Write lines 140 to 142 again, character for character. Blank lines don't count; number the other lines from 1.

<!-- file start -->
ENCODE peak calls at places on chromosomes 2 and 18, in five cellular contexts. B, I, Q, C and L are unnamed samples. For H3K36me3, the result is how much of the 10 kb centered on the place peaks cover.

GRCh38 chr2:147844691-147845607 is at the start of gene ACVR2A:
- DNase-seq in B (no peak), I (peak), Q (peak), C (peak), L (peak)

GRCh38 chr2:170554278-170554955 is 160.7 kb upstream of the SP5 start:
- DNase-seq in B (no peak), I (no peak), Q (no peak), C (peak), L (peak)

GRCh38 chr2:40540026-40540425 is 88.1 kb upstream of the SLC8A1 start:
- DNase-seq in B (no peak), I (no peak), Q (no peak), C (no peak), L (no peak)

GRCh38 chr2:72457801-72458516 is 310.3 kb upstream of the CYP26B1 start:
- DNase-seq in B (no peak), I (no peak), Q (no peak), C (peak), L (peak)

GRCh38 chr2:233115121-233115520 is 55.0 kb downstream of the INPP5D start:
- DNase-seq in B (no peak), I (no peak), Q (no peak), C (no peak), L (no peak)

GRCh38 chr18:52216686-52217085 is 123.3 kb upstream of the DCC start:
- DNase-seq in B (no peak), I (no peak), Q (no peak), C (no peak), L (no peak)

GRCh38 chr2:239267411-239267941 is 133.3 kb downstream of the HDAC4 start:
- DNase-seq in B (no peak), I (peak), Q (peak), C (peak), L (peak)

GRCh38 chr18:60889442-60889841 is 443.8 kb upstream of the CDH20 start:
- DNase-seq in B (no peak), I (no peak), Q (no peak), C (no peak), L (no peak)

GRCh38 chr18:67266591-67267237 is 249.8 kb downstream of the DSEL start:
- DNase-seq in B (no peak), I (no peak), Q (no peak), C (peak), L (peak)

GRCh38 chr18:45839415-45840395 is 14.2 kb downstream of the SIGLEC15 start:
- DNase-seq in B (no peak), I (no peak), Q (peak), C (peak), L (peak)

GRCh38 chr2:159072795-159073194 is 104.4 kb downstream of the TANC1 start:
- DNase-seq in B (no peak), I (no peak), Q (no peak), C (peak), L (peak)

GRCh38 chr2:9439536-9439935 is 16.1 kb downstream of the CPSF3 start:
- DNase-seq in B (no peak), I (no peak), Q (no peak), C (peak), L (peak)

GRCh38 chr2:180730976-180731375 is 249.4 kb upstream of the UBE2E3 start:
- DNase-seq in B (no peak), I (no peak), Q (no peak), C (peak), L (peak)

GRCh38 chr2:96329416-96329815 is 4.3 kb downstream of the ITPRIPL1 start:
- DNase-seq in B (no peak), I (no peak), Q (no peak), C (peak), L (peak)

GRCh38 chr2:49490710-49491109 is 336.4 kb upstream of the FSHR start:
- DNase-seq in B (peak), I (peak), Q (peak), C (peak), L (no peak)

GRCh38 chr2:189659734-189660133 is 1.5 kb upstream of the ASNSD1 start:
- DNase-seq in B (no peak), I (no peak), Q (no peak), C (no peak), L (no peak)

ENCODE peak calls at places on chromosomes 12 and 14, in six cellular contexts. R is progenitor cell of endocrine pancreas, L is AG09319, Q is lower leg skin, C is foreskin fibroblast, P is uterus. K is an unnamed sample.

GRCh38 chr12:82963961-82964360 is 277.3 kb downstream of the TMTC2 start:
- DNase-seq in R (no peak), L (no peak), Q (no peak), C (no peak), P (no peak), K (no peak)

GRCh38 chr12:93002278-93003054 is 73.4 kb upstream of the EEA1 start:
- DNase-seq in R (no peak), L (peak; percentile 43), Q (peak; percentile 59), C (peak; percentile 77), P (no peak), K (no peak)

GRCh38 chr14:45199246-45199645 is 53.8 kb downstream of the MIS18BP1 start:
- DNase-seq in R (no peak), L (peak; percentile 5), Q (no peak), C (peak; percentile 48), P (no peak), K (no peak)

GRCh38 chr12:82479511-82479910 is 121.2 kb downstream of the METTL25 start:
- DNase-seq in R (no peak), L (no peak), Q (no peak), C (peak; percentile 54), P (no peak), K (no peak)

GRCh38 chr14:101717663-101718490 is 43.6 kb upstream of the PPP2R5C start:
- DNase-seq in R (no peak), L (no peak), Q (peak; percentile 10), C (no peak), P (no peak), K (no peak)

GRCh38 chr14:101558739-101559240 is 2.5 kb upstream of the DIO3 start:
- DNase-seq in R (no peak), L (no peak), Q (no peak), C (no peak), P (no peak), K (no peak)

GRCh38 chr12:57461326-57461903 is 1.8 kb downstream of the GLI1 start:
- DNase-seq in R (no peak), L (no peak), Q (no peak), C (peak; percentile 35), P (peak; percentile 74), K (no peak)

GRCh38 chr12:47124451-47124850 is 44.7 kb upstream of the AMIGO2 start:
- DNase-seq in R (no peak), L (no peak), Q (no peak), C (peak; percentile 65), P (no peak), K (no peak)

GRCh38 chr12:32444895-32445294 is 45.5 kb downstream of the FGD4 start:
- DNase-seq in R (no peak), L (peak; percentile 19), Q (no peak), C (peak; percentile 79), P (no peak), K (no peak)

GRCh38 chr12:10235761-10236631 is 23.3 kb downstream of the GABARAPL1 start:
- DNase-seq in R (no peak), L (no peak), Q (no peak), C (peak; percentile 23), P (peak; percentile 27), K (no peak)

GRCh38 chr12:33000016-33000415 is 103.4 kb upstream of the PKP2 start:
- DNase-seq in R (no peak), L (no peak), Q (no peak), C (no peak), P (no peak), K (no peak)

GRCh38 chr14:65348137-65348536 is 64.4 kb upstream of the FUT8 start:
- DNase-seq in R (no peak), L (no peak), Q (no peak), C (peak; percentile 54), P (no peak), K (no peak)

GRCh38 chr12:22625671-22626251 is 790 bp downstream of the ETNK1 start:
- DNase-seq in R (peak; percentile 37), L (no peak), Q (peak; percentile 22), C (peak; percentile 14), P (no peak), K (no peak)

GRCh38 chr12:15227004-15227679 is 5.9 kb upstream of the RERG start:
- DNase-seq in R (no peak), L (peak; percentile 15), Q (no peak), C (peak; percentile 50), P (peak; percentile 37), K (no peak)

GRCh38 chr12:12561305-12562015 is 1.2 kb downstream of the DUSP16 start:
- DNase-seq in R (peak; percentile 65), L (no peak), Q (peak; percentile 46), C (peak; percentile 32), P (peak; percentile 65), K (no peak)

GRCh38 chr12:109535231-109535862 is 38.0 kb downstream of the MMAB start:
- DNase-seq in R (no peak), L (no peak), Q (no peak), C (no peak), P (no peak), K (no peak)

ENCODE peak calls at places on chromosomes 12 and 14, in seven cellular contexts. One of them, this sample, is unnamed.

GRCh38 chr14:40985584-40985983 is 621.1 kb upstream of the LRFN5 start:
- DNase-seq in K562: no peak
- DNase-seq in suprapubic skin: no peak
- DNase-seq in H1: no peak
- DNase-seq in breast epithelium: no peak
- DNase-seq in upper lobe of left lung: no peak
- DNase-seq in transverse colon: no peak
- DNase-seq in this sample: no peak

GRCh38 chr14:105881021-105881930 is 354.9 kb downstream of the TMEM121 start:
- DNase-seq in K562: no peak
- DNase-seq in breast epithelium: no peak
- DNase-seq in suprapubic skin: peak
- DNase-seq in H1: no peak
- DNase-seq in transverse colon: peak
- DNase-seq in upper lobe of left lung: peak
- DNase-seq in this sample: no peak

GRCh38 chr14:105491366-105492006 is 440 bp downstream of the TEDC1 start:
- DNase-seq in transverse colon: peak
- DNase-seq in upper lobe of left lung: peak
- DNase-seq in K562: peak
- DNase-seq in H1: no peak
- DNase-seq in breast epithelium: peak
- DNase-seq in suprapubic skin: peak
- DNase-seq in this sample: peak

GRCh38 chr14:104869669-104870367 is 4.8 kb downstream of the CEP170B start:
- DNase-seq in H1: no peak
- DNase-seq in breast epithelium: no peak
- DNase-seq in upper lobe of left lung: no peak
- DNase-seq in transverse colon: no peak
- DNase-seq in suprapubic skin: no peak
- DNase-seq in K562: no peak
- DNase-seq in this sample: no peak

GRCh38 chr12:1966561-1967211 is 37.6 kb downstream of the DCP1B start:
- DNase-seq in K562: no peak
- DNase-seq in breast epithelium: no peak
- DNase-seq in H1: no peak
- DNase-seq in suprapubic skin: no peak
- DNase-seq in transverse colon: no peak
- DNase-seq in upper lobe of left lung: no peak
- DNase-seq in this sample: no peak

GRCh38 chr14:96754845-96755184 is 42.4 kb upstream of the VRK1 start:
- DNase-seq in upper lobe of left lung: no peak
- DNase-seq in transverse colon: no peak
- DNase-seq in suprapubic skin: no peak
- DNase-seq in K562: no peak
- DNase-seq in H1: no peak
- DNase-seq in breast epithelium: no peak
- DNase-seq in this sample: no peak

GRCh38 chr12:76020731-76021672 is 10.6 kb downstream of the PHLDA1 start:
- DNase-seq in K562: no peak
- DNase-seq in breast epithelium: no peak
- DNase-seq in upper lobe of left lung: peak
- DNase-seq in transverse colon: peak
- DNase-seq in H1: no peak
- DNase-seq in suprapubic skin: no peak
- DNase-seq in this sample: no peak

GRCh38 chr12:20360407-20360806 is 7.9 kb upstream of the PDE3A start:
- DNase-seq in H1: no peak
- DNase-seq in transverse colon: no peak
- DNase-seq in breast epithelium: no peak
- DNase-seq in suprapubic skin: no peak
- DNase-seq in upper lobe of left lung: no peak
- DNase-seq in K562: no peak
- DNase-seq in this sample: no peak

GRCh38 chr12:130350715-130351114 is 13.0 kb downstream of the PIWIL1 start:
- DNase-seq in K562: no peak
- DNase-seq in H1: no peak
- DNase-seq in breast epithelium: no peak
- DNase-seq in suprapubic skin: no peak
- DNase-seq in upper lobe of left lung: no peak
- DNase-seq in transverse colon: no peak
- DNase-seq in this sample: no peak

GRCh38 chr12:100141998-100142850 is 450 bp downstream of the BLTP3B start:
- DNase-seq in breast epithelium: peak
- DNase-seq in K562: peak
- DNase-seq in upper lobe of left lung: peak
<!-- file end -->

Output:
GRCh38 chr12:100141998-100142850 is 450 bp downstream of the BLTP3B start:
- DNase-seq in breast epithelium: peak
- DNase-seq in K562: peak